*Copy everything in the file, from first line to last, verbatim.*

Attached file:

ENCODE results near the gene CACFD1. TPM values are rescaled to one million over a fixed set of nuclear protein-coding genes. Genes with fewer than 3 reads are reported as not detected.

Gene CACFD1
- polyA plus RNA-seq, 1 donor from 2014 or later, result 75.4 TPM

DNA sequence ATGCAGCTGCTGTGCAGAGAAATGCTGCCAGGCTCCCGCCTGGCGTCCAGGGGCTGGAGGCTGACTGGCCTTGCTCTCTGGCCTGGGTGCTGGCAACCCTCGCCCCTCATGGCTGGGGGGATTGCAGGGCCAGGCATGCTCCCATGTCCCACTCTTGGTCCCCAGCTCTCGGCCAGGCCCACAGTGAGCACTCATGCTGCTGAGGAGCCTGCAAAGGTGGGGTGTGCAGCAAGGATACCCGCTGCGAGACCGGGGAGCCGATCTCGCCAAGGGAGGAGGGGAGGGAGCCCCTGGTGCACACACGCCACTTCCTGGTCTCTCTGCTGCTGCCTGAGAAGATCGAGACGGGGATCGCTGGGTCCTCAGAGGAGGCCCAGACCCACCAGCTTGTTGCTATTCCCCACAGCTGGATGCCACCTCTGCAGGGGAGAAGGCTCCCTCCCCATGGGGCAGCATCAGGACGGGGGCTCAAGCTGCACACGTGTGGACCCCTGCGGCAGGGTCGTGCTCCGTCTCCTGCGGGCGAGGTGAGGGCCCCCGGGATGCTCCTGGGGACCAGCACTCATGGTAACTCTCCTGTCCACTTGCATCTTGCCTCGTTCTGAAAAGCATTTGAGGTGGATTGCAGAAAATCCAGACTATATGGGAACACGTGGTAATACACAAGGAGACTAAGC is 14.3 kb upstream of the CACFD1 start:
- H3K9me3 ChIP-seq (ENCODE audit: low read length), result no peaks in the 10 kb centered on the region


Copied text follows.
ENCODE results near the gene CACFD1. TPM values are rescaled to one million over a fixed set of nuclear protein-coding genes. Genes with fewer than 3 reads are reported as not detected.

Gene CACFD1
- polyA plus RNA-seq, 1 donor from 2014 or later, result 75.4 TPM

DNA sequence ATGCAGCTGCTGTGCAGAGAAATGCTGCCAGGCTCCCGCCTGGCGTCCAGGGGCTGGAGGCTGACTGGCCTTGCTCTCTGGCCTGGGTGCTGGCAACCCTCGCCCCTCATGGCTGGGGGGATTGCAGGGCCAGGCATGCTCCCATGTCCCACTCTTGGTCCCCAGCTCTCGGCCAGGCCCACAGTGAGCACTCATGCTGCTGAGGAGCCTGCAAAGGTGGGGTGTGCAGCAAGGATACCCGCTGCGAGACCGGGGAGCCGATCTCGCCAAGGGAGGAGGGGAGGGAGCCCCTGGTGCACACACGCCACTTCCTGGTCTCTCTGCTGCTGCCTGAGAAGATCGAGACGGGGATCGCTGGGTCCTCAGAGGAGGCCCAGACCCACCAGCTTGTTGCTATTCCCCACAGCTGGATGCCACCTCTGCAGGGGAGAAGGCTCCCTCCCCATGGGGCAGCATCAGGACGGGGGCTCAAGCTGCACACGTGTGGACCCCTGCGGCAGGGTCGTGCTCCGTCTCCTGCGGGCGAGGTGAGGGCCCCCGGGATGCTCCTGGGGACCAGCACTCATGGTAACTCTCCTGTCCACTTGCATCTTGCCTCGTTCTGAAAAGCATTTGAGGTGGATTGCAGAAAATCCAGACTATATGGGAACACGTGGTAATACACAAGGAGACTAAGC is 14.3 kb upstream of the CACFD1 start:
- H3K9me3 ChIP-seq (ENCODE audit: low read length), result no peaks in the 10 kb centered on the region